By: Zach Metkler, The Burgh Blog Writer
Now that the dust has settled on the 2016 NFL Draft, the potential roles of rookies around the league is starting to come into view. For the Steelers, many people are waiting to see what type class the team put together. Many analysts and fans have been highly critical of the team’s selections in the draft, but what are the realistic expectations for each of the rookies? One thing is for certain: the Steelers were again focused on rebuilding their defense.
2016 Draft Recap:
1. Artie Burns, CB, Miami
2. Sean Davis, S, Maryland
3. Javon Hargrave, DT, South Carolina State
4. Jerald Hawkins, OT, LSU
6. Travis Feeney, OLB, Washington
7. DeMarcus Ayers, WR, Houston
7. Tyler Matakevich, ILB, Temple
1. Artie Burns, CB, Miami
Most draft pundits expected the 2016 NFL Draft to be the year the team finally addressed the secondary in full force and the team did just that. The issue is that many fans were highly disappointed with the teams selection. Before I give Burns’ realistic expectations, I want to lay out some points that many fans need to consider:
- Fans seem to believe that Burns would have likely still been available at the end of the 2nd round when the team made the 58th selection. Reports surfaced that the Kansas City Chiefs had planned on taking Burns with the 28th pick. Steelers GM Kevin Colbert reported that the team had Houston CB William Jackson III and Burns graded very closely and once the Bengals snatched up Jackson III, Burns was the top player left on their big board. So, at least to the Steelers, the pick was the only clear-cut choice for the team. Add in the fact that the team had trade offers from other teams (likely the Denver Broncos, which traded up to pick #26 to take Memphis QB Paxton Lynch) and that the Chiefs would reportedly select Burns at #28, the Steelers could not miss on the opportunity to take their top rated player. Which leads me to my next point…
- The Steelers were looking for a long, athletic, ball-hawking corner. The only other player that had a potential for a 1st round grade at cornerback was Mackensie Alexander, but he was not the type of cornerback the team was looking for (because sorry to break it to you, Steelers fans, but what WE want is completely irrelevant to the Steelers front office). Additionally, Burns was a much higher rated than many people give him credit for. Many draft pundits had him as a late 1st/early 2nd round draft pick (including draft guru Mel Kiper Jr.). If you TRULY believe that cornerback was the largest need for the team and Burns was their highest rated player at the position, the pick can hardly be considered a reach, especially considering the cornerbacks that were selected after Burns. Here are the cornerbacks that went after Burns in the 2nd round:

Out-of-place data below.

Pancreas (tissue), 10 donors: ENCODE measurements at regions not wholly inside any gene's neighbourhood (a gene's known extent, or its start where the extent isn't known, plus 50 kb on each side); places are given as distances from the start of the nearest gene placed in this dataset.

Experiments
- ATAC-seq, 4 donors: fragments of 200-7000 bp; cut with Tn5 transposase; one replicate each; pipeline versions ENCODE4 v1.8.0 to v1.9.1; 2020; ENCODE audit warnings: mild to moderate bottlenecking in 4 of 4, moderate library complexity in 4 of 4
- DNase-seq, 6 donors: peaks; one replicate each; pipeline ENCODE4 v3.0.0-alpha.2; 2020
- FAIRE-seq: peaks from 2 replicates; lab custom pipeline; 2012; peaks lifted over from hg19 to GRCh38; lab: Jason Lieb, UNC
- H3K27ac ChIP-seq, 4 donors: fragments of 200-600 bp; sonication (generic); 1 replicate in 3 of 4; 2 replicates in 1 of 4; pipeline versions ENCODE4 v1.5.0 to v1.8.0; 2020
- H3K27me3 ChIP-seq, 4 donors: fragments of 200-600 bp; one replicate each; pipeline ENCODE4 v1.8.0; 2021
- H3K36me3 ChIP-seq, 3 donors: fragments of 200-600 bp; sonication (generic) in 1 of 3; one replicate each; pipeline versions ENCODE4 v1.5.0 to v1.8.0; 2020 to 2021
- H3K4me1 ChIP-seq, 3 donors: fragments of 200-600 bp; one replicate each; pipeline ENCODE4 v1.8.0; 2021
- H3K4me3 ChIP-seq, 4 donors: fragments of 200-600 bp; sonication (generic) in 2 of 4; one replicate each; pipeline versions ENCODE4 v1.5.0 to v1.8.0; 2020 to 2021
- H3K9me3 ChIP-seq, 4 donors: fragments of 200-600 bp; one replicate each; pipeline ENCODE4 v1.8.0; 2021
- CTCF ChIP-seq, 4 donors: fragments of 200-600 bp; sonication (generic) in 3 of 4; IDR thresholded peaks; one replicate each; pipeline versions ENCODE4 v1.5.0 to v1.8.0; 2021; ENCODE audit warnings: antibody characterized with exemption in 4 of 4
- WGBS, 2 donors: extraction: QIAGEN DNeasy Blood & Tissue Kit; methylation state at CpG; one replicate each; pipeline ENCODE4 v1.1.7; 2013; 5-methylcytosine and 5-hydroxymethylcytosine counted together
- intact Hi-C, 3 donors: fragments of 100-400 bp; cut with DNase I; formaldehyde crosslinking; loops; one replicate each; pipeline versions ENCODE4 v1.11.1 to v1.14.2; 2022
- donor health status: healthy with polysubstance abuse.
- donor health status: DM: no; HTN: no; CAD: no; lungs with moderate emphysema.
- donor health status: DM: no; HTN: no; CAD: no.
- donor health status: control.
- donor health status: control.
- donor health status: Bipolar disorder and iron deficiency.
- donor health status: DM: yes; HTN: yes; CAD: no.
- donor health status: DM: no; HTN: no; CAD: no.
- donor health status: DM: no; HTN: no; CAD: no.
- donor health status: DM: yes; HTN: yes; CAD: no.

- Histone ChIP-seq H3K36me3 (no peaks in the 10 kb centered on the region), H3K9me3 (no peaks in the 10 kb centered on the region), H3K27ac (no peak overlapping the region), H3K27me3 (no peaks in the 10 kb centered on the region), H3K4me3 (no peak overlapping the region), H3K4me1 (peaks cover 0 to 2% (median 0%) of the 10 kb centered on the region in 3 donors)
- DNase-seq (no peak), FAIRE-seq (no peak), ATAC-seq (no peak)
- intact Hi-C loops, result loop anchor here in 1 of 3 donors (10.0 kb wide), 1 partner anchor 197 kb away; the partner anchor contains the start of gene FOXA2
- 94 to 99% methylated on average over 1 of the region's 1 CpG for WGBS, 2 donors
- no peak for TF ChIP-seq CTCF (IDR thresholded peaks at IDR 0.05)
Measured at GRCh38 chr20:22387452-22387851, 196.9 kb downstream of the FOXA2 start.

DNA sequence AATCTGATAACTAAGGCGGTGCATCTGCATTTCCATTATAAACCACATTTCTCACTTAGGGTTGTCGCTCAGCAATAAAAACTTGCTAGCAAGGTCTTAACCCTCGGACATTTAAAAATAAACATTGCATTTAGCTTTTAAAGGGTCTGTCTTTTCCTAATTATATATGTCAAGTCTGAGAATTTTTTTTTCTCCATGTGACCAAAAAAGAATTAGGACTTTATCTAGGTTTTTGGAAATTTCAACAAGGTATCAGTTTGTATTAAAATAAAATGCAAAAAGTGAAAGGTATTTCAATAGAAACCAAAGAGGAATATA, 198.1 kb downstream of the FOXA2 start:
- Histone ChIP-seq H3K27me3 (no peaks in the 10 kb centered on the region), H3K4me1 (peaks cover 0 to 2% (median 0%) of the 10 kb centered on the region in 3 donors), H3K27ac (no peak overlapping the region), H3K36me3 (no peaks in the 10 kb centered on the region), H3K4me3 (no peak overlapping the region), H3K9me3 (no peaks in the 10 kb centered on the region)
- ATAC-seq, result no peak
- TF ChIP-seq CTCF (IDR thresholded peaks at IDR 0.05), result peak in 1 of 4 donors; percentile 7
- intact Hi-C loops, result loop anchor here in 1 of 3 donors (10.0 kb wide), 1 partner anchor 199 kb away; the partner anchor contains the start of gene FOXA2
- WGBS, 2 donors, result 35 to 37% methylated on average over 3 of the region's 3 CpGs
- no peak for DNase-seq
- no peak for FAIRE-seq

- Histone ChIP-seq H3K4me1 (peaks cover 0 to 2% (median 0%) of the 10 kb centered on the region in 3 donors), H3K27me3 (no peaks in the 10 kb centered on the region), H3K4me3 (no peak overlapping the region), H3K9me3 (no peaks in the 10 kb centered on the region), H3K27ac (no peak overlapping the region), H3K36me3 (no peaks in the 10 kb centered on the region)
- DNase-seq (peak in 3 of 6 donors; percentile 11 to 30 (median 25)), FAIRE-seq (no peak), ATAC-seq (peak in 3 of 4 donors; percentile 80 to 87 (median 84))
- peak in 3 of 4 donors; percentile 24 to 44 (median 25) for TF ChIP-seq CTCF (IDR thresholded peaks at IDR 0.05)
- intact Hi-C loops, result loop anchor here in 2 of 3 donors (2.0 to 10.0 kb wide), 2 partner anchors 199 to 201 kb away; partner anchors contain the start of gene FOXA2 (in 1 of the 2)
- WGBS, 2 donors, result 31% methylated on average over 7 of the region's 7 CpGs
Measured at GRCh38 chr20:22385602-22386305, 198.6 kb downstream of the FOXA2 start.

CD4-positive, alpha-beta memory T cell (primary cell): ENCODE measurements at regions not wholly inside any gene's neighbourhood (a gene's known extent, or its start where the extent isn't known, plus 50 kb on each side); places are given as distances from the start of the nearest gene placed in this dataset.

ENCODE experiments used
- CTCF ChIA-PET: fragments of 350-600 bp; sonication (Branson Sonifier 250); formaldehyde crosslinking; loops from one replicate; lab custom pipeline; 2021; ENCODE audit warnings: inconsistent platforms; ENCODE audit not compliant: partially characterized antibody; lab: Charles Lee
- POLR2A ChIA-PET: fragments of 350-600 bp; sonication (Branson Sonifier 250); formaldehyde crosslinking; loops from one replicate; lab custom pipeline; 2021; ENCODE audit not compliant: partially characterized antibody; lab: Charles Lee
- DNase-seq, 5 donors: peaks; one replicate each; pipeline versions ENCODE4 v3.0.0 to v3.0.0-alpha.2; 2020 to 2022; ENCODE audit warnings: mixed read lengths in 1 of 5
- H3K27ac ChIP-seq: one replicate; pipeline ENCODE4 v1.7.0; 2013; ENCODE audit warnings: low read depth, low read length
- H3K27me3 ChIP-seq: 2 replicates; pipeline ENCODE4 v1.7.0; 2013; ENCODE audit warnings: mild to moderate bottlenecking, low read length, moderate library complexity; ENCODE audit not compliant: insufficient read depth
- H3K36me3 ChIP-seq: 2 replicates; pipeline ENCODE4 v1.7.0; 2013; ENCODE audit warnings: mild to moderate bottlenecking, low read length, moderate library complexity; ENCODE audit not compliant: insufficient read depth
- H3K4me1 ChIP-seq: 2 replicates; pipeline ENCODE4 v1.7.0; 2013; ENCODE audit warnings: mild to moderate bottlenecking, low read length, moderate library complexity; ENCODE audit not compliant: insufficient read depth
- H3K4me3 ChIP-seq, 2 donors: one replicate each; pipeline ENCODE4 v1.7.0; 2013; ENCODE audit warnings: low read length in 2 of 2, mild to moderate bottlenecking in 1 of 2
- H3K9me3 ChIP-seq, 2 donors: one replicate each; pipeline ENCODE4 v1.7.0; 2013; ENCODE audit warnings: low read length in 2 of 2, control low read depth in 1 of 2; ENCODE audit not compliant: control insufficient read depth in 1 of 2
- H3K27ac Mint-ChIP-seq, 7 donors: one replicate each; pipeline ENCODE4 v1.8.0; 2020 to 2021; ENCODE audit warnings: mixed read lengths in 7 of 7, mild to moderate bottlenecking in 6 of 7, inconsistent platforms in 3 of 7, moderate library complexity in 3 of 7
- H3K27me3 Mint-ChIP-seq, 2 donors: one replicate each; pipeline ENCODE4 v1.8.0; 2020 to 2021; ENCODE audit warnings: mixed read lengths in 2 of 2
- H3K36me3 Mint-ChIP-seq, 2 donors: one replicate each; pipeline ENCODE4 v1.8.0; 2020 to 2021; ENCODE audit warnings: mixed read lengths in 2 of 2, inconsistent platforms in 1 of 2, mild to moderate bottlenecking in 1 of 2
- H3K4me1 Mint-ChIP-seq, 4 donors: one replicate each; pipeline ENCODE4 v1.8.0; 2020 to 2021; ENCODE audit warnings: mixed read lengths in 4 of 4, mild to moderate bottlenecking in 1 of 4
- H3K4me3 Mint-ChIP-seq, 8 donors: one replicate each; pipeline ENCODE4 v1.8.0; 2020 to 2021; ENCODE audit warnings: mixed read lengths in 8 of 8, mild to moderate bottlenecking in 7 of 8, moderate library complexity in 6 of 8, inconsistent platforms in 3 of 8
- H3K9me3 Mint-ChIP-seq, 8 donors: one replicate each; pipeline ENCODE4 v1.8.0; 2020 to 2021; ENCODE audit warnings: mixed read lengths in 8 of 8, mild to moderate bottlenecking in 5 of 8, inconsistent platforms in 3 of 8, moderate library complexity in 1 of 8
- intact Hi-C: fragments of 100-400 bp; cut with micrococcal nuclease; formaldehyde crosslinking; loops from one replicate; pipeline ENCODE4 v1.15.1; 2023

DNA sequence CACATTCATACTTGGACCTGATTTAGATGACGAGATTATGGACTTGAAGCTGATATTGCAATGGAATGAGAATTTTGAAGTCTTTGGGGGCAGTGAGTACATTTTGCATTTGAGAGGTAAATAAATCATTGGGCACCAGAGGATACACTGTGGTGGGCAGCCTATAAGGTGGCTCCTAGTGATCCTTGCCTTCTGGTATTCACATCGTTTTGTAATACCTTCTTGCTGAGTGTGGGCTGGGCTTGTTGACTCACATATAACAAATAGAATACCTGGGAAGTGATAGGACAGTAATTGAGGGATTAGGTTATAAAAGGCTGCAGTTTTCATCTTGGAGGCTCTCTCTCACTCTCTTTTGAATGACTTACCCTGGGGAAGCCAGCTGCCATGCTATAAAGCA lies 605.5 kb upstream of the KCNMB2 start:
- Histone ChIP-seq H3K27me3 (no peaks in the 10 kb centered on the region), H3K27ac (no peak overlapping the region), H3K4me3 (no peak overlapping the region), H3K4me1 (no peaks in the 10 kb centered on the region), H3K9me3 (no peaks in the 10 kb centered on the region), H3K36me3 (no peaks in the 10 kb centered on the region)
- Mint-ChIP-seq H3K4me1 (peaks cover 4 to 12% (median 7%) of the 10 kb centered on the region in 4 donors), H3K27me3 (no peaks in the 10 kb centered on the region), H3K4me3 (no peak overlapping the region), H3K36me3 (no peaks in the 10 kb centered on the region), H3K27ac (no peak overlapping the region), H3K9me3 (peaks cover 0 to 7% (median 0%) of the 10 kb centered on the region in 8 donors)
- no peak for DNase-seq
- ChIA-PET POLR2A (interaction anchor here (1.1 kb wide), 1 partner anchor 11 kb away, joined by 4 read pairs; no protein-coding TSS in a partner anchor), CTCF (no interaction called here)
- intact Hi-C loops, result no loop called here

- Miami Dolphins, Pick 38: Xavien Howard, CB, Baylor (6’0″, 201 lbs.)
- Minnesota Vikings, Pick 54: Mackensie Alexander, CB, Clemson (5’10”, 190 lbs.)
- Indianapolis Colts, Pick 57: T.J. Green, CB/S, Clemson (6’2″, 209 lbs.)
- New England Patriots, Pick 60: Cyrus Jones, CB, Alabama (5’10”, 197 lbs.)
- Carolina Panthers, Pick 62: James Bradberry, CB, Samford (6’1″, 211 lbs.)
- Each of the cornerbacks listed in the previous bullet all come with faults of their own:
- Howard is a much rawer prospect with suspect long speed and an extremely handsy player. Add in the fact that he is an ineffective run-defender, he was not the corner the team needed. (Projected round: 2-3)
- Alexander is a quick player but did not have the desired length that many teams are looking for with a true #1 corner on the outside. Additionally, his 0 interceptions and only 10 passes defended in his career raised questions about his ability to make plays on the ball, which is a factor the team was looking for in their cornerbacks. Once considered a 1st round selection, his stock plummeted leading up to the draft due to these concerns. (Projected round: 2)
- Green has always been knocked for inability to consistently make open-field tackles. While at Clemson, he was only a 1-year starter and was asked to play as a high safety too much, which might be a driving factor with his shaky development. He never showed great burst when closing in on tackles and has never been a “thumper”. (Projected round: 2-3)